INDIANAPOLIS (WISH) — A spate of a pharmacy robberies in the Indianapolis area this week has renewed concerns about those responsible and the efforts to stop them.
To date, there have been more than 150 pharmacy robberies in the Indianapolis area. This week, there have been seven, which caps off a busy month for authorities.
While police cannot pinpoint an exact cause for the high number of robberies, I-Team 8 has interviewed more than a half dozen law enforcement officials over the past month who have all shared the same theory – that Indiana’s struggle with heroin and prescription narcotics has created a high black market demand for more prescription pills on the streets.
On Thursday, Lawrence Police arrested two suspects – ages 20 and 17 – for an attempted robbery at a Walgreens pharmacy on North Shadeland Ave. Deputy Police Chief Curtis Bigsbee said the same Walgreens store had been targeted two days earlier with an unsuccessful robbery attempt. When a pharmacy tech did not notice the note the suspects were planning to use to demand the drugs, the two suspects left, Bigsbee said.
That’s when authorities set up surveillance thinking the store might be targeted again.
When pharmacy employees noticed two suspects in the store on Thursday, Bigsbee said police were called able to make quick arrests because they were already in the area.
“We were able to find a letter that implied that they wanted certain prescriptions from the pharmacy,” Bigsbee said.
On Tuesday, the Indianapolis Metropolitan Police Department apprehended a 12-year old suspect for allegedly robbing a Walgreens on North Keystone Ave.
This trend of young teens being implicated in pharmacy robberies has led authorities to believe that many of them are being recruited by adults to carry out these crimes – sometimes for a cut of the money gained by selling the prescription pills.
“A lot of these older adults are taking advantage of children to have them act on their behalf. So in some of these cases, they are treated with a lesser crime in juvenile court,” Bigsbee said.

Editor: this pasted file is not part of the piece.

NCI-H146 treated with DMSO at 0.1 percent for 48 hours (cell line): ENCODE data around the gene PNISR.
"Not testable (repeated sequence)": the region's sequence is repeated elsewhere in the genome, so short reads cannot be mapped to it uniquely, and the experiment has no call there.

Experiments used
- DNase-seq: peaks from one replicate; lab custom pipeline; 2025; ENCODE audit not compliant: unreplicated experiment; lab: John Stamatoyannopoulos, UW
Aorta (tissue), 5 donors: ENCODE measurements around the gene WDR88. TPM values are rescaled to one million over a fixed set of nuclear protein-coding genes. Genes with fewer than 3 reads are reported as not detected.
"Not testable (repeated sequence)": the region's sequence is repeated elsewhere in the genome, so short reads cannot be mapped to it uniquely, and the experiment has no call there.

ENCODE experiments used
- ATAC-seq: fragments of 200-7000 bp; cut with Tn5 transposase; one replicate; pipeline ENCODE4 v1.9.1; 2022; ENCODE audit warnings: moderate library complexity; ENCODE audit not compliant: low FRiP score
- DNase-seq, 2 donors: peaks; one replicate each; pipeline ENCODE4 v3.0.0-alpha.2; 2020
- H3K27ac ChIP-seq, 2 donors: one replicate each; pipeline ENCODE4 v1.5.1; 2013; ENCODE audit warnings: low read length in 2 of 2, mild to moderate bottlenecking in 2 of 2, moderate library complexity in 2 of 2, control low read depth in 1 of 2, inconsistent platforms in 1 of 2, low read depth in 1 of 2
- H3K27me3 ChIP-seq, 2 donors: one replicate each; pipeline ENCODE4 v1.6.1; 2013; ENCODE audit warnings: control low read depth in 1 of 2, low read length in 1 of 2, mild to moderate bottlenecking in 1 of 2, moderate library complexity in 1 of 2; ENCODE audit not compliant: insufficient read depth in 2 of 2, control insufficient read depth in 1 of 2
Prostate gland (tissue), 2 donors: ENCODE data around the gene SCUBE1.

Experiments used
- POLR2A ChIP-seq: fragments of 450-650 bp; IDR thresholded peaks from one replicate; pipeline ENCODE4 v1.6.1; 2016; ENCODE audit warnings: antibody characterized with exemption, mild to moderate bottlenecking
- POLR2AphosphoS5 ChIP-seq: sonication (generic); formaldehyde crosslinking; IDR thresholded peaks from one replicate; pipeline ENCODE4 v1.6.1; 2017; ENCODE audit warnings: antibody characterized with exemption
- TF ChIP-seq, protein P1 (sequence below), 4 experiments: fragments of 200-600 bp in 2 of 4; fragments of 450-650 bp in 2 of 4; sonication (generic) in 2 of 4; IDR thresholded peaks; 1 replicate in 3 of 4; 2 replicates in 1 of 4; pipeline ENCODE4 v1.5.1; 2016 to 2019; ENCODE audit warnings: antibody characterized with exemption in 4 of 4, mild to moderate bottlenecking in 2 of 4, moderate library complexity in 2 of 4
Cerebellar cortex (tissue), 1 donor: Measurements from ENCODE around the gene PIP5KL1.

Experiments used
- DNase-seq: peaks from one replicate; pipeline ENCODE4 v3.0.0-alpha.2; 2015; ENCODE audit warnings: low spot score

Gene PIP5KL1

Marion County Juvenile Judge Marilyn Moores acknowledged Friday that she has seen an increase in the number of teenage suspects entering her courtroom charged in connection with pharmacy robberies.
Bren Doyle, a Walgreens customer who agreed to talk to I-Team 8 about her concerns, said she knows it’s a problem.
“I’m a teacher, so that is just like really mind-blowing that kids that young are already getting involved in that stuff,” Doyle said.
Late last month, CVS installed time-delay safes in an effort to deter additional robberies. Before accessing drugs, pharmacists must first activate the safes which can take several minutes to open. Walgreens installed the safes more than a year ago. A company spokesman, Phil Caruso, told I-Team 8 that in general they have seen some success in reducing pharmacy robberies in the 13 states where they are installed.
But Caruso acknowledged Friday that the robberies are “still an issue.”
“We continue to take this very seriously. We are increasing our security in the stores,” Caruso said.
Bigsbee said he is “concerned” that the time-delay safes might not be discouraging criminals from robbery stores.
Michael DeAngelis, a CVS spokesman, declined to comment when asked about that, saying that the time-delay safes were installed less than a month ago and that “it would be premature for us to comment on an overall trend.”